A stable oil pricing regime is being forecasted by analysts in the near term. Amid the economic downturn, the development will bode well for the domestic economy on the back of uncertainty.
The outlook for crude oil in 2023 has been described as uncertain as Russian oil production continues to exceed expectations, and supplies from Venezuela and Iran increasing due to the partial easing of sanctions, coupled with surplus supply from key markets against depressed demand over the increased risk of recession in other critical markets.
Already, there is controversy with the much-talked ‘gold for oil’ policy, which its adherents have touted as the reason for the pump price reduction during the last pricing window as some oil marketing companies have started selling a litre of petrol and diesel at GH¢12.95 and GH¢13.49, respectively, on average.
Many industry watchers have, however, cited the more stable cedi and the marginal drop in global crude oil prices for falling domestic pump prices.
Since the end of February, the global benchmark for crude oil, Brent, experienced a slight decline in price, dropping from approximately US$84.14 to roughly US$83.87 per barrel. The average prices during this period only showed a marginal decrease.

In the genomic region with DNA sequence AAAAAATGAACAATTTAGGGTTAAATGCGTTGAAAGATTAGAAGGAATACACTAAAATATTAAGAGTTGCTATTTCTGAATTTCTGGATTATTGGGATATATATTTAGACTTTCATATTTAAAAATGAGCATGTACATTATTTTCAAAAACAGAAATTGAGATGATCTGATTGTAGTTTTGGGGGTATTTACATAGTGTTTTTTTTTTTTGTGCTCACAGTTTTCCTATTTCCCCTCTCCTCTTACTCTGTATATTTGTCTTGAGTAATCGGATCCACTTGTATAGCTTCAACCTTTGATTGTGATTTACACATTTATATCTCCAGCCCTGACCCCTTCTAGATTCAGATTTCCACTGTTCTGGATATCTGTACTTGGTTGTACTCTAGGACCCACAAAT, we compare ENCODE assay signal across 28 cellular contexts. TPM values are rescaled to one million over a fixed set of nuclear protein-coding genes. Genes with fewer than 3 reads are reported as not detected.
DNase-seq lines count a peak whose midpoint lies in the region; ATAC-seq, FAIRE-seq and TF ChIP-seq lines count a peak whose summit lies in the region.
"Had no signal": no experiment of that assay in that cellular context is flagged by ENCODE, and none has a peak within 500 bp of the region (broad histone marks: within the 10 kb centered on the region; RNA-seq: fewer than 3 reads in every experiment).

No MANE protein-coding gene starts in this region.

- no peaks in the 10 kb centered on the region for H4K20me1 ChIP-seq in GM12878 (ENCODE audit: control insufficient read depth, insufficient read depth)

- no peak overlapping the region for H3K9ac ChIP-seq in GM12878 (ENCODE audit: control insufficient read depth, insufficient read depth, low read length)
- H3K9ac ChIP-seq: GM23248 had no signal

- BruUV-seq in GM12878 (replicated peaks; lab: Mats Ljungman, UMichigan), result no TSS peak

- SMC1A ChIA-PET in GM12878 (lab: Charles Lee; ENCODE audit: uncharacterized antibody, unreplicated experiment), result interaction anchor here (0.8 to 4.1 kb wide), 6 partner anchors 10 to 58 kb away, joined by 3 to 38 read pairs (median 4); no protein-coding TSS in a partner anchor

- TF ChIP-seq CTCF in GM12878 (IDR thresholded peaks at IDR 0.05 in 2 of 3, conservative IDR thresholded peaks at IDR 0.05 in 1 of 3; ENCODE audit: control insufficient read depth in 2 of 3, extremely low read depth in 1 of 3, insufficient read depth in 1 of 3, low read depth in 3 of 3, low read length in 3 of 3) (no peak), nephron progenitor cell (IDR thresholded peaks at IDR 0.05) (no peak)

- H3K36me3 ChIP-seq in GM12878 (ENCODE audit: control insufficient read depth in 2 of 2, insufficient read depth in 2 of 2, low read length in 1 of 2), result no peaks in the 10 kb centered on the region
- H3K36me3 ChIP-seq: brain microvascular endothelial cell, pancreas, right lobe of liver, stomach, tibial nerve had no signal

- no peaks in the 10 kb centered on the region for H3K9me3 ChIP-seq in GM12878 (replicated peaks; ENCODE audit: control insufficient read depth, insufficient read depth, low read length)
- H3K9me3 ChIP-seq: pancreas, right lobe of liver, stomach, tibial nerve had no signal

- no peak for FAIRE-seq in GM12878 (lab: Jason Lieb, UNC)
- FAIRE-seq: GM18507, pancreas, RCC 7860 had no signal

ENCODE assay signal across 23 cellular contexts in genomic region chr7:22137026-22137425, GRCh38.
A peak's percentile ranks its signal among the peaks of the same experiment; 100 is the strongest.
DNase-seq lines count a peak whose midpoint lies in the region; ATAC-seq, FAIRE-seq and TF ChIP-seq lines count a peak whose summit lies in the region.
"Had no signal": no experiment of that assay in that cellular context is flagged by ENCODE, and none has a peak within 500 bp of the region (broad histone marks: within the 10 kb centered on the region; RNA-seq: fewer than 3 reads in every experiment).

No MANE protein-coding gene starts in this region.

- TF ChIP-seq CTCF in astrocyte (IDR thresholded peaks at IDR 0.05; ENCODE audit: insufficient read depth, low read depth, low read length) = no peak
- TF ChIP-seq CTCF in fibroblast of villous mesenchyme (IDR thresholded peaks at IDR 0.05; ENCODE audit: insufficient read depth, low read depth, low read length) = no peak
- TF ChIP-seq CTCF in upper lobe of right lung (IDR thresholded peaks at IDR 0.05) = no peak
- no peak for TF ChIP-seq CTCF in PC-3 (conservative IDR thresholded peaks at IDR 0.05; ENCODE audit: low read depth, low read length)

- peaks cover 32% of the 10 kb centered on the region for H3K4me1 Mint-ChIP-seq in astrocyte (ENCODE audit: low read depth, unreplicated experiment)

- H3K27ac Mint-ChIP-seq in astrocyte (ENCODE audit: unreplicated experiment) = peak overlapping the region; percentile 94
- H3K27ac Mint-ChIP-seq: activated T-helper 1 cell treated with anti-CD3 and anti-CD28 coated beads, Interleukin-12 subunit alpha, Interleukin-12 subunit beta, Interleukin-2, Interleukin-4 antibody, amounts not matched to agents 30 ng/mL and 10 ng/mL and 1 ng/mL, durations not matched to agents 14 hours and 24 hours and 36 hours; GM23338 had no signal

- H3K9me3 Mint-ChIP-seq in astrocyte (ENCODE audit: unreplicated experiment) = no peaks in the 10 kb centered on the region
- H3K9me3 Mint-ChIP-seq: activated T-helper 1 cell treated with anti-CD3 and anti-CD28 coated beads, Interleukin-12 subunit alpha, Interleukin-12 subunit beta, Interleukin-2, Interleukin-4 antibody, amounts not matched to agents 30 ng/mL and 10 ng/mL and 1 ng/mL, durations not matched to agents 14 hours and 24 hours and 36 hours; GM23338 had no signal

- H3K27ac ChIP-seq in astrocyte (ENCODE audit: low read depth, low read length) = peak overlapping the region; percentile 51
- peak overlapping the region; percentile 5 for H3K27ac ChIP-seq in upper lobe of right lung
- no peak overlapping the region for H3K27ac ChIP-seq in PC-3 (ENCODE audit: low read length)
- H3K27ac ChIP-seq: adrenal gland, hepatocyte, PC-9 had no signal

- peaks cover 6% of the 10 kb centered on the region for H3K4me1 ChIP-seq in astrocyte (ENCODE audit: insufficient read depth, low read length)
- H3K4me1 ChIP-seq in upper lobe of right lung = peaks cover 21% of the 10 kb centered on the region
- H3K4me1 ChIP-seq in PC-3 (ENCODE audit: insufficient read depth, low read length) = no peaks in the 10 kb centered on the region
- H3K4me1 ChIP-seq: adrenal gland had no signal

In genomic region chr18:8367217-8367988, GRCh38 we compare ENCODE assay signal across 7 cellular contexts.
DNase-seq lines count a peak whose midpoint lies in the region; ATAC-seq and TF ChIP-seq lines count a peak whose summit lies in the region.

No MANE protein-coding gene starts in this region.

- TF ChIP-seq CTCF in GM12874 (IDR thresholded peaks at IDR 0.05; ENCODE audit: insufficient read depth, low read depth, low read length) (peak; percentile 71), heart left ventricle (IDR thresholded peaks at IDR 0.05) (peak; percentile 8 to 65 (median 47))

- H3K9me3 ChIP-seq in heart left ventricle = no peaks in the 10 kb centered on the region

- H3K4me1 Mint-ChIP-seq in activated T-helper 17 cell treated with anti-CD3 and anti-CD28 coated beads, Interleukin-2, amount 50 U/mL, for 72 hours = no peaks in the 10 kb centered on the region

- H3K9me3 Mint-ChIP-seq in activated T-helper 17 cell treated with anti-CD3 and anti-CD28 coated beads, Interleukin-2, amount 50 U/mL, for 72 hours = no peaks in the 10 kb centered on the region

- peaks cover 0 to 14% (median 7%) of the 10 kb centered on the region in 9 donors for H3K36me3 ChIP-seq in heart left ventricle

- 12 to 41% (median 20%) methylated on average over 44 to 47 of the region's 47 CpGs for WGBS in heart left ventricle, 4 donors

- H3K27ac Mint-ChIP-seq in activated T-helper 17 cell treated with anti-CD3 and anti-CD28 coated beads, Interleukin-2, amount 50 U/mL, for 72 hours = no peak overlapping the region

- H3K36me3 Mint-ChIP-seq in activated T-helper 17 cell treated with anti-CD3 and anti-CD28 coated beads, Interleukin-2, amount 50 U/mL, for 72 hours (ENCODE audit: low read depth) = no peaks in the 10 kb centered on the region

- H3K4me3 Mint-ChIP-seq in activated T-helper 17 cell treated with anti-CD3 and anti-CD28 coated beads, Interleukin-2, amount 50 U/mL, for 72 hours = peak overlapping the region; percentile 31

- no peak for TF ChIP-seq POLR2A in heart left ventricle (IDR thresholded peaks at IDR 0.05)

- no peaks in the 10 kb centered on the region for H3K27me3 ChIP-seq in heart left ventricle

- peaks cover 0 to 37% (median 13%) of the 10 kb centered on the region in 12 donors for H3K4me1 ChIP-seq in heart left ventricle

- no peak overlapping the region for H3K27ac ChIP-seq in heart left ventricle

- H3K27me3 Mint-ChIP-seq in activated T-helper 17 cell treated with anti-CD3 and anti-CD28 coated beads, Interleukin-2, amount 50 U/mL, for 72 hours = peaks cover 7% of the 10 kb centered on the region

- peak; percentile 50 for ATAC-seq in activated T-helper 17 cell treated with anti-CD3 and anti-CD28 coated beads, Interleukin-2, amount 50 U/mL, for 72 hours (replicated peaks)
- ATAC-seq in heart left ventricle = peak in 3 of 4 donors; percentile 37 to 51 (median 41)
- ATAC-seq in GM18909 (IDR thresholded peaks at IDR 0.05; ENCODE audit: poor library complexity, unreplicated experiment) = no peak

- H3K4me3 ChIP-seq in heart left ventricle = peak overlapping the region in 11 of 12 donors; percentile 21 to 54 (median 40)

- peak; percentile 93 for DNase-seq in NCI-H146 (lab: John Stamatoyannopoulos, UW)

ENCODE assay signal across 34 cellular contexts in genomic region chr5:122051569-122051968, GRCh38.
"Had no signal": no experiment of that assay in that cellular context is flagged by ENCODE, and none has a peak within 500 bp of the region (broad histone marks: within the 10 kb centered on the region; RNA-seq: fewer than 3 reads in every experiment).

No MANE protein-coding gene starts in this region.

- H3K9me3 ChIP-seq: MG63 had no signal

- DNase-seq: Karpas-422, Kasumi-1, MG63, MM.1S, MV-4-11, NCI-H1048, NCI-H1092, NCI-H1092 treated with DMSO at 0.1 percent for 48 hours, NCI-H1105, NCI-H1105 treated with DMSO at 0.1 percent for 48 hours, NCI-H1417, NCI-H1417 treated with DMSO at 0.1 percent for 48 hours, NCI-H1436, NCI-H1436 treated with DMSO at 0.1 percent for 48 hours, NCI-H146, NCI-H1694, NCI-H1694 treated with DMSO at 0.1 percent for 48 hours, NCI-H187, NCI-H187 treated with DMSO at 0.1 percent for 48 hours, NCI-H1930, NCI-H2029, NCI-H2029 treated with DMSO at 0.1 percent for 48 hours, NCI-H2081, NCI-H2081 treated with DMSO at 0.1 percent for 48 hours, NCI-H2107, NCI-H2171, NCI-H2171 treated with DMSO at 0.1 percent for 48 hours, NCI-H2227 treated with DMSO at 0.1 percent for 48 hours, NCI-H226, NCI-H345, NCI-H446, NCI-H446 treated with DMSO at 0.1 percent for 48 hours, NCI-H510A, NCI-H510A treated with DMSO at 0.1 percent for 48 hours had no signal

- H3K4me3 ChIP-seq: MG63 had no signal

Within this time frame, the commodity’s price fluctuated, starting at around US$86 per barrel in the middle of the window but dropping to as low as US$74 per barrel on Wednesday, March 22, 2023.
The fact that crude oil prices have stabilised is a positive development as it provides some level of certainty for market participants.
These notwithstanding, the moderation of global oil prices could have an impact on government revenue at a time when it seeks increased fiscal consolidation.
It is, however, expected that as a net importer of crude oil, the reduction in ex-pump prices of products and the impact on transportation, and consequently inflation, would be positive.